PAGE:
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September 01, 2022
Expert Tip: Stormwater-Construction Activities Inspections

The Construction General Permit (CGP) requires permittees to conduct site inspections at least once every 7 calendar days. Alternatively, permittees may conduct site inspections once every 14 calendar days and within 24 hours of a storm event that produces 0.25 inches (in.) or more of rain within a 24-hour period and within 24 hours of an occurrence of a discharge caused by snowmelt from a storm event that produces 3.25 in. or more of snow within a 24-hour period.

Projects that discharge to sediment- or nutrient-impaired waters or to certain high-quality waters must conduct site inspections once every 7 calendar days and within 24 hours of the occurrence of a storm event that produces 0.25 in. or more of rain within a 24-hour period or within 24 hours of a snowmelt discharge from a storm event that produces 3.25 in. or more of snow within a 24-hour period.

For portions of sites discharging dewatering water, operators must conduct an inspection during the discharge once per day when the discharge occurs.

Inspection frequency may be reduced for stabilized areas; arid, semiarid, or drought-stricken areas; or during frozen conditions if certain conditions are met.

Site inspections must cover the following areas:

  • All areas that have been cleared, graded, or excavated and that have not yet completed stabilization;
  • All stormwater controls installed at the site;
  • Material, waste, borrow, and equipment storage and maintenance areas covered by the permit;
  • All areas where stormwater typically flows within the site, including constructed or natural site drainage features designed to divert, convey, and/or treat stormwater;
  • All areas where construction dewatering is taking place, including controls to treat the dewatering discharge and any channelized flow of water to and from those controls;
  • All points of discharge from the site; and
  • All locations where stabilization measures have been implemented.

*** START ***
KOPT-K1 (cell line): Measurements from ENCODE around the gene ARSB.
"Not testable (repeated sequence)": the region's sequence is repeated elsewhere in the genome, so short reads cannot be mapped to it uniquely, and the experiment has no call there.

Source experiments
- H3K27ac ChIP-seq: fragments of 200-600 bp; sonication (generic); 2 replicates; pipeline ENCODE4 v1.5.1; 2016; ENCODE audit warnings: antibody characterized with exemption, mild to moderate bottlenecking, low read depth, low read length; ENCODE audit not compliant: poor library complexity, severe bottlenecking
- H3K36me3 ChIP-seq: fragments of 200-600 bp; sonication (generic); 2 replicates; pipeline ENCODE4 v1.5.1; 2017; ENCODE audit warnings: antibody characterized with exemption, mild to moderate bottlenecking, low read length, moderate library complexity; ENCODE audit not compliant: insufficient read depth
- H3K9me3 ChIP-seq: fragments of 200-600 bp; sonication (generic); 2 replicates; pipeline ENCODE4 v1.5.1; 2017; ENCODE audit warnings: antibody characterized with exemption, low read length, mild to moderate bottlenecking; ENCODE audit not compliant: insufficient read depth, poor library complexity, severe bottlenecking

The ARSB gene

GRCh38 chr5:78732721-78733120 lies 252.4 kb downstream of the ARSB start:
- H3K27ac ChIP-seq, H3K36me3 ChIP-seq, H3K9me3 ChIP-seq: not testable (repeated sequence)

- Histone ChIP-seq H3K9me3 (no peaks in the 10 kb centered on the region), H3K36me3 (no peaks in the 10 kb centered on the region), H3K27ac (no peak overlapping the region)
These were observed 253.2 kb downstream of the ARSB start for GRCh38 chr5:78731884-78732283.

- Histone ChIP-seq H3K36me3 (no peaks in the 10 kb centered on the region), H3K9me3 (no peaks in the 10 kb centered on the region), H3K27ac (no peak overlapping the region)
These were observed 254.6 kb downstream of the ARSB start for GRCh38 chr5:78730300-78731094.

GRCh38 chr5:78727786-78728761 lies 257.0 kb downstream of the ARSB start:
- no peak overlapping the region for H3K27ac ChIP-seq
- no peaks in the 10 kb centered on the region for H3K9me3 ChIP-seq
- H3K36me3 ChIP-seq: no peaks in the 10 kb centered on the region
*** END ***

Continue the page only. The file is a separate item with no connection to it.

During a site inspection, a qualified person must check whether all stormwater controls are properly installed, appear to be operational, and are working as intended. The inspector must also check for the presence of conditions that could lead to spills, leaks, or other accumulations of pollutants on the site; identify any locations where new or modified stormwater controls are necessary; and identify any incidents of noncompliance observed.

At the points of discharge and the banks of any receiving waters flowing within or immediately adjacent to the site, the inspector must also check for signs of visible erosion, sedimentation, and sediment deposition that have occurred and are attributable to the site’s discharge. If a discharge is occurring during an inspection, the inspector must identify the discharge points at the site and observe and document the visual quality and characteristics of the discharge. Based on the results of the inspection, the operator must complete any necessary maintenance or corrective actions. The operator must also modify the stormwater pollution prevention plan (SWPPP) site map as necessary to reflect changes to stormwater controls.

Within 24 hours of completing a site inspection, the operator must complete an inspection report.

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